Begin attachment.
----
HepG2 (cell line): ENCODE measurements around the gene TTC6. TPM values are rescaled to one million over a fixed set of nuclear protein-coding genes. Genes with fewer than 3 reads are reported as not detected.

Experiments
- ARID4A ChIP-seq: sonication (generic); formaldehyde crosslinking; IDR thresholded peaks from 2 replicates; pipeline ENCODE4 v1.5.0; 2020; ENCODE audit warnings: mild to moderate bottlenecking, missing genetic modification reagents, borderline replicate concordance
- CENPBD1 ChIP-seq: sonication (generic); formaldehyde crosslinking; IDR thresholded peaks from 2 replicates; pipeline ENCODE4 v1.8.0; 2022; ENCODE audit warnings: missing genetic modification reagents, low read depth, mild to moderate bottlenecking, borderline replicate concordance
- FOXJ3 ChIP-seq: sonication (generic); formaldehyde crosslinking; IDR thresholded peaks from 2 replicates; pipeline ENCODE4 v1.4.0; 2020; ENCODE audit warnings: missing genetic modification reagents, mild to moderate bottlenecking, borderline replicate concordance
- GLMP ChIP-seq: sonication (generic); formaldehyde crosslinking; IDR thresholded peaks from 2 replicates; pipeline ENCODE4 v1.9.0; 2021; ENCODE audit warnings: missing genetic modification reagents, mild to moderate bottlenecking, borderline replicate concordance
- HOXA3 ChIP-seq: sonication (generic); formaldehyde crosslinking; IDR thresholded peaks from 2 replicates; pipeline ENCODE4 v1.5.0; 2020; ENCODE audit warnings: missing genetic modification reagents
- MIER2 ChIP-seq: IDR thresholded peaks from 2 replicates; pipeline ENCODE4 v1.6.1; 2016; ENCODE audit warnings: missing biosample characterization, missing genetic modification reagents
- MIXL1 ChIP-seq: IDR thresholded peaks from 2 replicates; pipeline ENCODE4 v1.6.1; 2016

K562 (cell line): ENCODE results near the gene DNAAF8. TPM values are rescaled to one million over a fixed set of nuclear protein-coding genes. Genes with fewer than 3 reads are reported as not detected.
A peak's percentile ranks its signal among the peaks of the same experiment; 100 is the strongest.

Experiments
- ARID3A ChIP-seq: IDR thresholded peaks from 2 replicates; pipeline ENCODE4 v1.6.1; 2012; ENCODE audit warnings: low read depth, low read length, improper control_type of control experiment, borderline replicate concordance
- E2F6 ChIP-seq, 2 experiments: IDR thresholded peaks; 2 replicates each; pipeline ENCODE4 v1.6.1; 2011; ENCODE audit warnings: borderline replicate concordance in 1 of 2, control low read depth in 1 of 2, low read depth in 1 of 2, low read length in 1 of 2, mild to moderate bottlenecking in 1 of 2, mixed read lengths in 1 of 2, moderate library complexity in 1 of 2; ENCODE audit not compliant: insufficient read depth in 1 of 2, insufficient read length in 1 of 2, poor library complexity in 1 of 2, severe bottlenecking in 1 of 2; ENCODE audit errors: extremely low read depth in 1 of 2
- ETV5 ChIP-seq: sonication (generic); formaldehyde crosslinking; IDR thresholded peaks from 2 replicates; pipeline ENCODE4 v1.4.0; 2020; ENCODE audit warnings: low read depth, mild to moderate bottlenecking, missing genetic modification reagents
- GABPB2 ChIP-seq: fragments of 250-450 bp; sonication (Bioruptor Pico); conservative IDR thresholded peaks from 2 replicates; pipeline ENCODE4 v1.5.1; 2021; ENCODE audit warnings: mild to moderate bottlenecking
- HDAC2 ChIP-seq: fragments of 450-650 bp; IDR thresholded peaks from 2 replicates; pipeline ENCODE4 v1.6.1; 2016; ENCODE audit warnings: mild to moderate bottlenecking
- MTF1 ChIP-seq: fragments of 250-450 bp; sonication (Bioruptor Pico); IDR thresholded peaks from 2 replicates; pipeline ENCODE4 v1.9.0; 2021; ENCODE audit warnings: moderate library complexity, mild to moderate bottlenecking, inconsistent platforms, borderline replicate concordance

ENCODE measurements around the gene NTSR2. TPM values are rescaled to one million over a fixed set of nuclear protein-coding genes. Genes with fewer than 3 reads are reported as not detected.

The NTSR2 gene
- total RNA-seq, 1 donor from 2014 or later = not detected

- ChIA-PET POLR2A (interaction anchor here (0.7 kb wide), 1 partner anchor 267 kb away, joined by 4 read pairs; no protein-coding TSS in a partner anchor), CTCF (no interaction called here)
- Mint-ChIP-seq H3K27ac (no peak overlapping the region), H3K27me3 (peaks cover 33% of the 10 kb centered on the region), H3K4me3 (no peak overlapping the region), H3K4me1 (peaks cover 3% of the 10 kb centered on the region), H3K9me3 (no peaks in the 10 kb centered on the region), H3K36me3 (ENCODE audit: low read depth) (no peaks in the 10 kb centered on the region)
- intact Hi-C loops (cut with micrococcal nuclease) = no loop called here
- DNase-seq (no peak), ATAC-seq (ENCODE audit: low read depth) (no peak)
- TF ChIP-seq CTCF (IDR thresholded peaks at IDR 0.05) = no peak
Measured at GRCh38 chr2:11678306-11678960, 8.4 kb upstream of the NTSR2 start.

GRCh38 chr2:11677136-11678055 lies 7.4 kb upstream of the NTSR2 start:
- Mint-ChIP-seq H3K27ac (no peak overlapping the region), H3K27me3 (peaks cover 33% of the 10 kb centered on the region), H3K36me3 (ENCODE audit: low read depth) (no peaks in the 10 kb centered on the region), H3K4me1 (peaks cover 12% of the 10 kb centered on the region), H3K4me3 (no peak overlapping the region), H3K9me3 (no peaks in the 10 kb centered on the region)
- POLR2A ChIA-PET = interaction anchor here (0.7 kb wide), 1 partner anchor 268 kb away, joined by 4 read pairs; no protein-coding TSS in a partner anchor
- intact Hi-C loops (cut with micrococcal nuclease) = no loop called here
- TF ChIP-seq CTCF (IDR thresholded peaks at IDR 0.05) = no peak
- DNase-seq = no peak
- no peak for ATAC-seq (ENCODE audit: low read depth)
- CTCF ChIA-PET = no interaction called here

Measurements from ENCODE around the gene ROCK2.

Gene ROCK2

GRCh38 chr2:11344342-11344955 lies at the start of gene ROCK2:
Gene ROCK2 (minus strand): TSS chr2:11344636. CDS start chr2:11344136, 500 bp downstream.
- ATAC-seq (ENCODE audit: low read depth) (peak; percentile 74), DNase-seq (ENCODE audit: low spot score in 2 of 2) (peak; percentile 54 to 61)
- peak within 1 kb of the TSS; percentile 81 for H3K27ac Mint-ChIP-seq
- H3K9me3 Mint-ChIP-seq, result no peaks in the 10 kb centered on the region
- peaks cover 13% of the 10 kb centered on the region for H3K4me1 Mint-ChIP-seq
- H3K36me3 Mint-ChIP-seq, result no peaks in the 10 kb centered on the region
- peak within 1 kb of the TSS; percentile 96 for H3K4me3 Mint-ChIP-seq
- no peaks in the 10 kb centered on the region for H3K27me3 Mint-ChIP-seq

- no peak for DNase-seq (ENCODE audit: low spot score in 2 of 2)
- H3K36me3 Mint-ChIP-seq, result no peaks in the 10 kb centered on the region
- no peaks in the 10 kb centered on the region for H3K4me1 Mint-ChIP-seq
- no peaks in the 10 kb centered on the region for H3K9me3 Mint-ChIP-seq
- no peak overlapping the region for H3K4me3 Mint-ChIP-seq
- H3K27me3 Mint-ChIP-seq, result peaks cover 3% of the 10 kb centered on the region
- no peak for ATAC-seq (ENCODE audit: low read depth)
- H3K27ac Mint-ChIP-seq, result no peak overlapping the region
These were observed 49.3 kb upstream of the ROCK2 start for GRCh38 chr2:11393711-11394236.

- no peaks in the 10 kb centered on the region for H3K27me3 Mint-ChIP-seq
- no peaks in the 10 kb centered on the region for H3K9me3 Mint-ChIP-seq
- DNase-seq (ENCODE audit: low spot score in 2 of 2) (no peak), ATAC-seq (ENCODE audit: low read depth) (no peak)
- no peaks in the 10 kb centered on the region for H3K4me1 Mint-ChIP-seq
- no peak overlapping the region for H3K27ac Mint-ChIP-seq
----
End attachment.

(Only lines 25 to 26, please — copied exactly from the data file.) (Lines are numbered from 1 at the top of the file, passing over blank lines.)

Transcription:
- DNase-seq (no peak), ATAC-seq (ENCODE audit: low read depth) (no peak)
- TF ChIP-seq CTCF (IDR thresholded peaks at IDR 0.05) = no peak